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Misunderstanding Payback Periods

This is a huge one. Some consumers will tell you that 2 years is too long for a monetary payback. If they understood Payback periods, they would understand that they were turning down a potential 50% return on their money.
Now, investments that return 50% every year are EXTREMELY RARE and frankly quite exotic. The S&P used to average 8%. Homes used to gain 3% a year. So here are people that think 50% is too low because they don't understand money and don't understand investments.
The truth is a 50% return on an investment in your building's insulation is possible. But let's look at other common scenarios:


Time until your investment is paid off

Rate of Return

36 months / 3 years:

33%

48 months / 4 years:

25%

60 months / 5 years:

20%

72 months / 6 years:

16%

84 months / 7 years:

14%

96 months / 8 years:

12%

108 months / 9 years:

11%

120 months/ 10 years:

10%

Even if it took 10 years to pay for itself (and it almost never does), investing in the right insulation outperforms almost every other investment over that same time period.
The standard payback is usually between 3-4 years. That means that the proper investment can yield somewhere between 25 -33%. Too bad it's a limited amount of money you can, or need to, put into your home's insulation. And you're not really investing in insulation per se, you're investing in avoiding energy costs and your home's comfort and value.
There's another thing to think about here. It's important to say the right insulation. Most people add insulation based on R-value and never get any savings. Why?
Air and moisture lower the cheaper insulation's ability to control Conduction. And we know that the cheaper insulations can't stop the convection that is already undercutting their performance. Adding more of them isn't going to stop the problems plaguing them! That's like adding more wood to the fire.

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Not Making a Choice

Many people look at the dizzying options out there and give up. There's so much conflicting information they have no way to sort it out. You do have a way because you have people on your side and resources available to help you. You have people you can call. But they don't. And very often they choose to do nothing rather than make a mistake.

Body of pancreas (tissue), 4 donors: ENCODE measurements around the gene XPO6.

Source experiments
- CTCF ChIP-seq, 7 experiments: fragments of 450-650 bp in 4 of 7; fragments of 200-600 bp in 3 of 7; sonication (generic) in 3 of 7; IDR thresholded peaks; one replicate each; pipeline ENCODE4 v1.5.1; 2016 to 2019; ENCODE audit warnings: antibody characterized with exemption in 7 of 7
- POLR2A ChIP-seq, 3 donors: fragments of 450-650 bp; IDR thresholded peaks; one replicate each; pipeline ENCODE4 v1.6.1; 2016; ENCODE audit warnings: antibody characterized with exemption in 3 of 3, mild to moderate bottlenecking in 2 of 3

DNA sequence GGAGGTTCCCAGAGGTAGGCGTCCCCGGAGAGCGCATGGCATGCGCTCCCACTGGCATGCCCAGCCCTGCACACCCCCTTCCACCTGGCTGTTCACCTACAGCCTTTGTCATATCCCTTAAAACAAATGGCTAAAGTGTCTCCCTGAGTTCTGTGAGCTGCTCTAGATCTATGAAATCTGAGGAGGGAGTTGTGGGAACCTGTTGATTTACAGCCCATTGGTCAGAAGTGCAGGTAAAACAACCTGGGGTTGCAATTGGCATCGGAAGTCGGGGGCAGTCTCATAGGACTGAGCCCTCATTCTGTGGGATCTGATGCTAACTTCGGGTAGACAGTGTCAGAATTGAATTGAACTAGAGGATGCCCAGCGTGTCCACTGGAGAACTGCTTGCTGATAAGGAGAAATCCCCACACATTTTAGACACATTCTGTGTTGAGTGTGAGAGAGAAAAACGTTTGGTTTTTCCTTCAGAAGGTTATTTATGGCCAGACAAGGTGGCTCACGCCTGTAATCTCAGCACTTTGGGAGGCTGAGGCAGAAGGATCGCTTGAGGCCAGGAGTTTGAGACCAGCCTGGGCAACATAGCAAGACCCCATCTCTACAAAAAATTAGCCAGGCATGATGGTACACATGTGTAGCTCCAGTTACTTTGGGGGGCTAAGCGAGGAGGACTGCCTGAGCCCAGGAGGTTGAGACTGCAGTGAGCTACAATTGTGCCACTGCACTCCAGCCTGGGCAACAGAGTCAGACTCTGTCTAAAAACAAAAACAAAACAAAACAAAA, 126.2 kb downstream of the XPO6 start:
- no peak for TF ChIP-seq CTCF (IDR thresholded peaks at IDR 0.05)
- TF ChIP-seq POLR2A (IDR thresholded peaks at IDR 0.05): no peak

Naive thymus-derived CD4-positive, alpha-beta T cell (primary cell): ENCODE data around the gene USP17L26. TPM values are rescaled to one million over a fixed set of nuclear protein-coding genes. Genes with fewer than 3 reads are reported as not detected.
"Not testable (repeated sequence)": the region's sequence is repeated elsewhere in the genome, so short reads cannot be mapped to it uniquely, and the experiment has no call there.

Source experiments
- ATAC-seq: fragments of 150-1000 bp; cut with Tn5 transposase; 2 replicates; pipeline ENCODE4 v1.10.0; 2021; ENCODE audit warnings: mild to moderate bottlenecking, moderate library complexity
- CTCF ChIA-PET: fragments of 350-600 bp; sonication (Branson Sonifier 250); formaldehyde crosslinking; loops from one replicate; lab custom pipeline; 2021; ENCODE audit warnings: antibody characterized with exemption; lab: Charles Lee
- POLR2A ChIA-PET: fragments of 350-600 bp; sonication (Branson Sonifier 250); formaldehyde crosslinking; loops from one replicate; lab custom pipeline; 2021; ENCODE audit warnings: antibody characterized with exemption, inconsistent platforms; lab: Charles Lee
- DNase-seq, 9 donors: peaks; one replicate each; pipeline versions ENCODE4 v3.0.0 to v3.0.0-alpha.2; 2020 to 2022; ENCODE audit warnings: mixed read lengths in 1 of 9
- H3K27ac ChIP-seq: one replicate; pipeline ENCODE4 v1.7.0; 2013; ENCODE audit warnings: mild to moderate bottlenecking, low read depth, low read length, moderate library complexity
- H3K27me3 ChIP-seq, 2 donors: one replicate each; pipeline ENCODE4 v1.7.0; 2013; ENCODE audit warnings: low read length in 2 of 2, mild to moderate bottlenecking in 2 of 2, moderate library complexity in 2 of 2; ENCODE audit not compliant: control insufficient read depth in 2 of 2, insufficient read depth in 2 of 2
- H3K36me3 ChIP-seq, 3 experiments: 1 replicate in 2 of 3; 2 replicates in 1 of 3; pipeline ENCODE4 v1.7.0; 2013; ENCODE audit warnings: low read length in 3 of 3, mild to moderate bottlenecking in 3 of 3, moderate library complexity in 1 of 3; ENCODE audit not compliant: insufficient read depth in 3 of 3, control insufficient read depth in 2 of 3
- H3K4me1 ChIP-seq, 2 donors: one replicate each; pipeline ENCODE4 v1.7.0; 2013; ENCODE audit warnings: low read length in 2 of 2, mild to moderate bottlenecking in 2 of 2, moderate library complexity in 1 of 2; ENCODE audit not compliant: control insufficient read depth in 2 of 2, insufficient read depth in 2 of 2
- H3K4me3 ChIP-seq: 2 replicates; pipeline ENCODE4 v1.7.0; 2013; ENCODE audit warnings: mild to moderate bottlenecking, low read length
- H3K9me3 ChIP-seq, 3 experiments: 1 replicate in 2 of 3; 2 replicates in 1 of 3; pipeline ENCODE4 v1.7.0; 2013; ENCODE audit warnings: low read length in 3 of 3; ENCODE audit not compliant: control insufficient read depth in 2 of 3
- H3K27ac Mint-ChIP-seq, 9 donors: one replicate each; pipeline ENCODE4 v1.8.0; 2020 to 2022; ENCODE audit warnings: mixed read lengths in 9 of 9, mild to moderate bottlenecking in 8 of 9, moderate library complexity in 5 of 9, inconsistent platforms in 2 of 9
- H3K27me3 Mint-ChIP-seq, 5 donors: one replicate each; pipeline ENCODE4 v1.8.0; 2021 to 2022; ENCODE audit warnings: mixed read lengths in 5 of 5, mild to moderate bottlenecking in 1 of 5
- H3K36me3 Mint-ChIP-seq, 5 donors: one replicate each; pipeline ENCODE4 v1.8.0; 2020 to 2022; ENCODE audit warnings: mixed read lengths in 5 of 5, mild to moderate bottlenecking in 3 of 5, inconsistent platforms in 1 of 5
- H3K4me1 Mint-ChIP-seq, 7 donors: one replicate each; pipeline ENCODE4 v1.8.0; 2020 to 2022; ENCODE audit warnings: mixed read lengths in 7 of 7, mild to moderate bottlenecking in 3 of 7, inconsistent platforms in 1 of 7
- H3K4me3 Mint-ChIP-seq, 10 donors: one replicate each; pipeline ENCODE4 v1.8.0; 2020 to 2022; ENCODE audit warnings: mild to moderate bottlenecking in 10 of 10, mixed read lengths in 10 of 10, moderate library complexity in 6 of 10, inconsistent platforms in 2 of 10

So they leave the walls empty of insulation, or they go with the cheap stuff. Or they leave the mold in the attic. They don't fix the problems costing them hundreds or thousands of dollars each year.
So, even though they fall behind where they could be each and every month after, they are ahead of doing the wrong thing and falling even farther back.
Choose to fix the problems bothering you. Make the decision to stop wasting thousands on energy, or listening to your neighbor's band practice, or suffering stains on your ceiling from wet, moldy, attic insulation. Stop sacrificing comfort and good air quality. This is easier than you think.

 

Choosing Only on Price

In a world of thinking R-values are king, and confusion between options, most people default to price. That's a disaster. Why? Because the lowest price insulations are often the very sources of the problems people are trying to solve.
Mold, moisture, high energy bills, noises, rodents and insects, drafts, allergies, worries. These are the problems people want to solve with insulation. When they choose on price it has NOTHING to do with addressing any of these problems.
What's the net result? A huge waste of money and they're no closer to solving the problem that's driving them to action in the first place.